- Have a high school diploma or GED
- The US Register with the Selective Service (males 18-25).
- Be enrolled or accepted for enrollment in an eligible degree or certificate program
- Refunds are not due on federal student grants
- Don’t default on student loans
- Not guilty of selling illegal drugs while receiving federal assistance
The FAFSA includes approximately 130 questions regarding student and parent assets, investments, income, taxes paid, household size, and the number of dependent students in the family attending college or graduate school.
A student is considered a dependent and must include a parent’s information on the FAFSA unless he or she:
- 24 years old
- Enrolls in a graduate program
- Marriage takes place
- becomes an orphan or ward of the court
- Becomes a veteran of active military service
- Have one or more dependent children
The FAFSA requires detailed information about family finances. To verify the accuracy of submitted information, the Department of Education and college financial aid offices may request copies of income tax returns, W-2 statements, 1099 forms, or other documents. Families who refuse to provide the required documents are denied any form of federal student aid. On the FAFSA, students also identify the schools to which they are applying.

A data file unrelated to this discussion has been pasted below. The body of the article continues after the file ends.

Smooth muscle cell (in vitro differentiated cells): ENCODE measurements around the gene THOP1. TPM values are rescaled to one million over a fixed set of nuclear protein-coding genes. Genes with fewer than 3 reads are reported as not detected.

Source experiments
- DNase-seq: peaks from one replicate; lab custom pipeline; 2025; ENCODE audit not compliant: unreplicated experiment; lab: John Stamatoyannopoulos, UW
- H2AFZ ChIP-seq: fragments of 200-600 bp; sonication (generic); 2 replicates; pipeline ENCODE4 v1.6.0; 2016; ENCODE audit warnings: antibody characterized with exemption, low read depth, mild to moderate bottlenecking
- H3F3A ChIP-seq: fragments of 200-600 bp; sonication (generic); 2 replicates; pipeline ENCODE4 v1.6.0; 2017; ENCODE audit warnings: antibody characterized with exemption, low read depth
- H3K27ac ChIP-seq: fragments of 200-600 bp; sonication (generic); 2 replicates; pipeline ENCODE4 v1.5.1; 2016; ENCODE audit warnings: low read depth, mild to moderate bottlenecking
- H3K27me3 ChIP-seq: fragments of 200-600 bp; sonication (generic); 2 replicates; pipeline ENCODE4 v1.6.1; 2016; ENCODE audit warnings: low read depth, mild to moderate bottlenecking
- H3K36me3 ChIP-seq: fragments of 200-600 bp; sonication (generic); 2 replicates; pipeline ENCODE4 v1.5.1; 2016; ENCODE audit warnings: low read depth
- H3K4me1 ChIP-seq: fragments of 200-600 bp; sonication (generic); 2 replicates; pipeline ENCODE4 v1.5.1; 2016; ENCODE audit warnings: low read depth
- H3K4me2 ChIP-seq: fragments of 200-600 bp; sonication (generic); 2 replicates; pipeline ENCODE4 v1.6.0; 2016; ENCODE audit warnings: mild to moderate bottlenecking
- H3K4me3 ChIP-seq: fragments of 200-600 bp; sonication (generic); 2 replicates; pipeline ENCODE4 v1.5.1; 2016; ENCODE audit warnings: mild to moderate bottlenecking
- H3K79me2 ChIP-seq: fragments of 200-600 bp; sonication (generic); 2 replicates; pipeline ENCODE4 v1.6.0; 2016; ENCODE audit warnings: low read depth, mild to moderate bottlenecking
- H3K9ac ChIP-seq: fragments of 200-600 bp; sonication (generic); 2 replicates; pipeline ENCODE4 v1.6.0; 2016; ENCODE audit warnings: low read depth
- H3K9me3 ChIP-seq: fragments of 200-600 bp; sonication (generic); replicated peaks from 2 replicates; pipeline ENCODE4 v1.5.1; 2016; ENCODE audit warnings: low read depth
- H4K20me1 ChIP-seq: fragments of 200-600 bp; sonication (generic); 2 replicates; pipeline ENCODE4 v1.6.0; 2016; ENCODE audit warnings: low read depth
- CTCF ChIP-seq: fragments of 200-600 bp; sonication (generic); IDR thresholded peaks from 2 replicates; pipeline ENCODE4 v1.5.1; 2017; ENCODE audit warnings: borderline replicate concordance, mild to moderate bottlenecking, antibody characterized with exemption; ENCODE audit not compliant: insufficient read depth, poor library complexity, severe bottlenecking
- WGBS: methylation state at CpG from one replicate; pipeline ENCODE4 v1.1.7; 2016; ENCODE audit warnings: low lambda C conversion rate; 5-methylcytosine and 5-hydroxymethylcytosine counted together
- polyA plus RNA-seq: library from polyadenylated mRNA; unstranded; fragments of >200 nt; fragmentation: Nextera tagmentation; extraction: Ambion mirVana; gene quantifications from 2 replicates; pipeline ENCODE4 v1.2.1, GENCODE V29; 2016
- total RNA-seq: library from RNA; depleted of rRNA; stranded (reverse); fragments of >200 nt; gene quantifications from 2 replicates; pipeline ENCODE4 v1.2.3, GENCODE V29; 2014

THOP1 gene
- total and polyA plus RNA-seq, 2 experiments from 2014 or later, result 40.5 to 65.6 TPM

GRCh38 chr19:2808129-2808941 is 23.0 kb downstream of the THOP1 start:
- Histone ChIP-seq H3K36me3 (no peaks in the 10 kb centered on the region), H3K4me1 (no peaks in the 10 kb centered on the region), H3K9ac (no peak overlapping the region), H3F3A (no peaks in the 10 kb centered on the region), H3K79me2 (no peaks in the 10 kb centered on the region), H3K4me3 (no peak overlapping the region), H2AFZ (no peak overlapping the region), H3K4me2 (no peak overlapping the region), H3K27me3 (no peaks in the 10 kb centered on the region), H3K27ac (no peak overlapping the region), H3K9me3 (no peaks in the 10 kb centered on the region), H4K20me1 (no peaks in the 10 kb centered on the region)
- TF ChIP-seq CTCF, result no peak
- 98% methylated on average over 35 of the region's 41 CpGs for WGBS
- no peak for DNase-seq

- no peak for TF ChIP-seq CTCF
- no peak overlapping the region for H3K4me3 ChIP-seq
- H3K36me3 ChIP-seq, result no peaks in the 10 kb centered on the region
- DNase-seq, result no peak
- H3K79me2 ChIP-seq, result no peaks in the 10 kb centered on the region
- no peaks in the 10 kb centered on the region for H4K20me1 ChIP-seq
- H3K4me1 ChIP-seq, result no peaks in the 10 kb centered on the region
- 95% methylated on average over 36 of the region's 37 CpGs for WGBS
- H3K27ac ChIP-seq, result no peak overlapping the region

Prospective college students and their parents Oct. of the student’s senior year in high school. 1 to file a FAFSA submission. Previously, the filing date was January 1, but the law was changed permanently for the 2017-2018 school year. The FAFSA form must be completed no later than March 15, although many schools have earlier deadlines. Since some aid is provided on a first-come, first-served basis, colleges suggest that students submit their FAFSA as soon as possible.
Upon receipt of the FAFSA, the federal processor examines the information and enters it into the Federal Methodology (FM) formula, a complex analysis that determines the student’s Expected Family Contribution (EFC)—the dollar amount that the student and/or family must owe. Able to pay for Cost of Attendance (COA). If the EFC is less than the college’s COA, the student qualifies for need-based financial aid (COA — EFC = need). A student may be eligible for need-based aid at one college, but not at another.